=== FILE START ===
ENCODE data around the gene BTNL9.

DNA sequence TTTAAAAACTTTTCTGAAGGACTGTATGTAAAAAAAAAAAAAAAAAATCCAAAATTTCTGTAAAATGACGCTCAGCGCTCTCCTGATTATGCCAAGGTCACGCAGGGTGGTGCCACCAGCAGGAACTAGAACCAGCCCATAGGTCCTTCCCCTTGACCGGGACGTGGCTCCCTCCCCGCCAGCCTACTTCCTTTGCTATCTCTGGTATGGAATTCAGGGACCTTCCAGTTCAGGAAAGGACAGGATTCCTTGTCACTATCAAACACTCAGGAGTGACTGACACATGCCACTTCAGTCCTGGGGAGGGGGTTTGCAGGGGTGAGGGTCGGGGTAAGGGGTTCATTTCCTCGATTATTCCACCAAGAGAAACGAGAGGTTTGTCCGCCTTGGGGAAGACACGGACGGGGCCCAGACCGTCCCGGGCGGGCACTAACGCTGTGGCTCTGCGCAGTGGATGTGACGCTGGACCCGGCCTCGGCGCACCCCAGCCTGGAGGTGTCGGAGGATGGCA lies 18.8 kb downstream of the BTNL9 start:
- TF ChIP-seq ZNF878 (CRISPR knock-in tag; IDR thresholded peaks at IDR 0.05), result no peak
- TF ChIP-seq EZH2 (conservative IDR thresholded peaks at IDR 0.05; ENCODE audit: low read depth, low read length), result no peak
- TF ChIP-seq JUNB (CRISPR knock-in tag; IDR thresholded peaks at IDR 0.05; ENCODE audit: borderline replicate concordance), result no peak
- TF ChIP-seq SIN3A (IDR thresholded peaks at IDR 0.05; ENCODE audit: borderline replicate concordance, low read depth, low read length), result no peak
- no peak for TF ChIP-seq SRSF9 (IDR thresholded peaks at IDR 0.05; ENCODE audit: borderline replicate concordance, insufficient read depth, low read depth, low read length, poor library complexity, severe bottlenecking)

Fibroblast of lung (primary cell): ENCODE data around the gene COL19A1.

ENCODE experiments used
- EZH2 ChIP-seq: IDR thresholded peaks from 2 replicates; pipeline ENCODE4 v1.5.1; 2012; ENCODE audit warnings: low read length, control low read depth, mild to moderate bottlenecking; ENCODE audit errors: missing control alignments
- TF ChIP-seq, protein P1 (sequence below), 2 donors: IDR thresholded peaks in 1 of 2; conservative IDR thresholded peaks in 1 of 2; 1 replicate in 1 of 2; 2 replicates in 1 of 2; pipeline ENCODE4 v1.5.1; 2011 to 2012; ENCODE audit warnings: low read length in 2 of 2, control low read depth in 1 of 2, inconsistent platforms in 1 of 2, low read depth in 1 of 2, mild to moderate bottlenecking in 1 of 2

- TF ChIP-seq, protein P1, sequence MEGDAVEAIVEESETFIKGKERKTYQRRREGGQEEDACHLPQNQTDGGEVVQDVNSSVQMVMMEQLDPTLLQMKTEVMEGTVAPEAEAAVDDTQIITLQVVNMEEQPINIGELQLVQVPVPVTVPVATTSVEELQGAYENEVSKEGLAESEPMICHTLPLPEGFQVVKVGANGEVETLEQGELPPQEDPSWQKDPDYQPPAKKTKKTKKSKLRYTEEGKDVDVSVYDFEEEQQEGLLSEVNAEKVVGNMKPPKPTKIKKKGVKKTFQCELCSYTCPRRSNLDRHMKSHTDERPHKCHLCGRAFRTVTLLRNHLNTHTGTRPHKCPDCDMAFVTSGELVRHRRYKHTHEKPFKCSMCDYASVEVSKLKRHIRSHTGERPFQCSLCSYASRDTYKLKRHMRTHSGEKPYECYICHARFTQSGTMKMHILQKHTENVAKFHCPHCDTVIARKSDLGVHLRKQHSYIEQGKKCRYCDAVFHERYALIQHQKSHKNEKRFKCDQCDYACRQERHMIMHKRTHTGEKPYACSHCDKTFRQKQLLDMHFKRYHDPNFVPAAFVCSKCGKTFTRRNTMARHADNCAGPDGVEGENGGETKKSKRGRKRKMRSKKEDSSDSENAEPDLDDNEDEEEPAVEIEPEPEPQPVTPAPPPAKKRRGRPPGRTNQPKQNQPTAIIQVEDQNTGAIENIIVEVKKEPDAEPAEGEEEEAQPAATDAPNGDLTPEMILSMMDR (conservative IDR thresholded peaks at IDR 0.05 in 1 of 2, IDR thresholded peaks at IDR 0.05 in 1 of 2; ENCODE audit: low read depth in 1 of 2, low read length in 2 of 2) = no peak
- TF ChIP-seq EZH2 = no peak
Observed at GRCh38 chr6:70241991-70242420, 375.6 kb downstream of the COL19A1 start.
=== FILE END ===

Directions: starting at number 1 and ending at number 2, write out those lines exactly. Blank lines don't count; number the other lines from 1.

ENCODE data around the gene BTNL9.

DNA sequence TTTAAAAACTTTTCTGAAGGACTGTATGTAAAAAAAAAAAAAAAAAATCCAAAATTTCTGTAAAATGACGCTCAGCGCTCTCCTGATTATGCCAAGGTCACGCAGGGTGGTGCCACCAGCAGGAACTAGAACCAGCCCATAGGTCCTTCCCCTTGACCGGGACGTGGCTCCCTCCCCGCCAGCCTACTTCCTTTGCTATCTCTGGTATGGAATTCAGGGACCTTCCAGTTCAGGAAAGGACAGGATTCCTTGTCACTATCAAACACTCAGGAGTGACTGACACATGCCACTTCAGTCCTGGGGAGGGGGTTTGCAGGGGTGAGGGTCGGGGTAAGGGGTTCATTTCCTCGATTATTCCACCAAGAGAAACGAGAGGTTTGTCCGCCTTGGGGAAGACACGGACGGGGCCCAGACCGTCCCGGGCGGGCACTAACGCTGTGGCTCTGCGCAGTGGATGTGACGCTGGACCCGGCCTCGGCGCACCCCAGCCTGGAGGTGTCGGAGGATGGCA lies 18.8 kb downstream of the BTNL9 start: